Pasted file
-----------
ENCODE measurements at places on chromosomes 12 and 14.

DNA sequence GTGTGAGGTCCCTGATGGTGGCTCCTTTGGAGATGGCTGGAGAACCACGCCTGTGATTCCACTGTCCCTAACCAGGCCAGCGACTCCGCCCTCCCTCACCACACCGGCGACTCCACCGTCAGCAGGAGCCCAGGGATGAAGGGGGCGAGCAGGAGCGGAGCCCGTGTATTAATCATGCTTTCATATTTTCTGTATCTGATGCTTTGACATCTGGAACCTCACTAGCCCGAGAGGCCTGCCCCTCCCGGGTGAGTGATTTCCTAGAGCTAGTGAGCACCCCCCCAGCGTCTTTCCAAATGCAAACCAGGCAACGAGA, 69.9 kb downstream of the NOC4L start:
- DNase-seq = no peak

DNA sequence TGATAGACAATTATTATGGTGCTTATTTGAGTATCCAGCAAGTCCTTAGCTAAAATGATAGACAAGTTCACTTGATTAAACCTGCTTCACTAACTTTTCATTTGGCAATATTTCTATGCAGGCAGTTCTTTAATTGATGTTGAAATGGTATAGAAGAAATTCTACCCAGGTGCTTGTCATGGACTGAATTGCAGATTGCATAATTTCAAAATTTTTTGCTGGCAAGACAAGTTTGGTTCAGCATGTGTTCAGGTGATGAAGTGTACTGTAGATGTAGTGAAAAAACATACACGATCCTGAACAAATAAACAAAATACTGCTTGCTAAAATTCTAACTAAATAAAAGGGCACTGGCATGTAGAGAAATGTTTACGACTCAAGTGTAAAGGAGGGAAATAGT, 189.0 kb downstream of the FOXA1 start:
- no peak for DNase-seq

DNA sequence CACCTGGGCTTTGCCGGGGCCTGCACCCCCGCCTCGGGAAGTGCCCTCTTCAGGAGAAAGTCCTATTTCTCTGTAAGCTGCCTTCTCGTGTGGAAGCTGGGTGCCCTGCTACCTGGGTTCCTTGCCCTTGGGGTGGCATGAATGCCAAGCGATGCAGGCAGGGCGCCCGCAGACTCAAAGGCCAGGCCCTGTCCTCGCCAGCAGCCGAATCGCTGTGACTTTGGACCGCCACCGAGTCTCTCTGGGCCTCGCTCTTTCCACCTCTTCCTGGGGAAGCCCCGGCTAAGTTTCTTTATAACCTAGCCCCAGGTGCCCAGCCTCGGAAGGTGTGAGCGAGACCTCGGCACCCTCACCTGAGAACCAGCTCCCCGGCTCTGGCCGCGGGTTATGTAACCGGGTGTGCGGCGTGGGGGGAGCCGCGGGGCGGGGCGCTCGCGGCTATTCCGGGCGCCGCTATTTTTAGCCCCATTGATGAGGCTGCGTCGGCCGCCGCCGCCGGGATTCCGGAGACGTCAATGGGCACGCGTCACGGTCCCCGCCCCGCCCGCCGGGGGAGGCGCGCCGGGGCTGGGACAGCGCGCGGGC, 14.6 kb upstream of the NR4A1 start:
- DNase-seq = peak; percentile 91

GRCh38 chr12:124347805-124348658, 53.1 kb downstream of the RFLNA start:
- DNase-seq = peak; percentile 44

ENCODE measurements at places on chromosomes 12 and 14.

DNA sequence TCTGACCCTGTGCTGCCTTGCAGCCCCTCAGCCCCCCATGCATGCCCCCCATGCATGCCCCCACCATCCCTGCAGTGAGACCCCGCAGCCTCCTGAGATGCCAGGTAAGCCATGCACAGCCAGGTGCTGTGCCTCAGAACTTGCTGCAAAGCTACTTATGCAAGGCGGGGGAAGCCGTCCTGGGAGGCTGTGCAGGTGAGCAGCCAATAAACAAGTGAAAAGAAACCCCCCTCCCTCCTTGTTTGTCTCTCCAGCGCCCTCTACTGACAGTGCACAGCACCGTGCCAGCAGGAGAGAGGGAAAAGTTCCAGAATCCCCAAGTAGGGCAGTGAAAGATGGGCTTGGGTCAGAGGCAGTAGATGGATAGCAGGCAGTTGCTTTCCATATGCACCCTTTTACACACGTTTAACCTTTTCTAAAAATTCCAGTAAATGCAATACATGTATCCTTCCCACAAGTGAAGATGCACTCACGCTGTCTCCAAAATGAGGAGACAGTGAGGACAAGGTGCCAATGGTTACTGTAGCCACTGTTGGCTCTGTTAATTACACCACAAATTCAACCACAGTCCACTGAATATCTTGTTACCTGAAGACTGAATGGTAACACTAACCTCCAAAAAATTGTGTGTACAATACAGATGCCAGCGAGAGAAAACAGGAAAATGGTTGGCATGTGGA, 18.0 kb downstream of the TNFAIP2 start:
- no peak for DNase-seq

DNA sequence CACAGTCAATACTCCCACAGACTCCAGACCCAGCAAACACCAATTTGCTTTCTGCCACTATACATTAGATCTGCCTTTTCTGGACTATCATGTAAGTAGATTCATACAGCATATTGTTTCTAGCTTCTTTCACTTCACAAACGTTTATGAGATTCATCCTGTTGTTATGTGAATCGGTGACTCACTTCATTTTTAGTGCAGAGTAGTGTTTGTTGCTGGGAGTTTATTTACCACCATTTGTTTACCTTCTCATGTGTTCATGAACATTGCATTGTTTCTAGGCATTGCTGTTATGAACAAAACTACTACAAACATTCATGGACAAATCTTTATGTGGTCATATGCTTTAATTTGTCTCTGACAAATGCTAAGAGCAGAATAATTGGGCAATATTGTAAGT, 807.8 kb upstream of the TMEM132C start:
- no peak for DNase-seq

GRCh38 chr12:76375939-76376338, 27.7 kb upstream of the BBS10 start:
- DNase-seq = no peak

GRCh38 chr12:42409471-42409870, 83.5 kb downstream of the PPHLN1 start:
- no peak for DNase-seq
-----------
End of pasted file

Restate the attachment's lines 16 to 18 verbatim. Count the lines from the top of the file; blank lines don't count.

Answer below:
- DNase-seq = no peak

GRCh38 chr12:42409471-42409870, 83.5 kb downstream of the PPHLN1 start:
- no peak for DNase-seq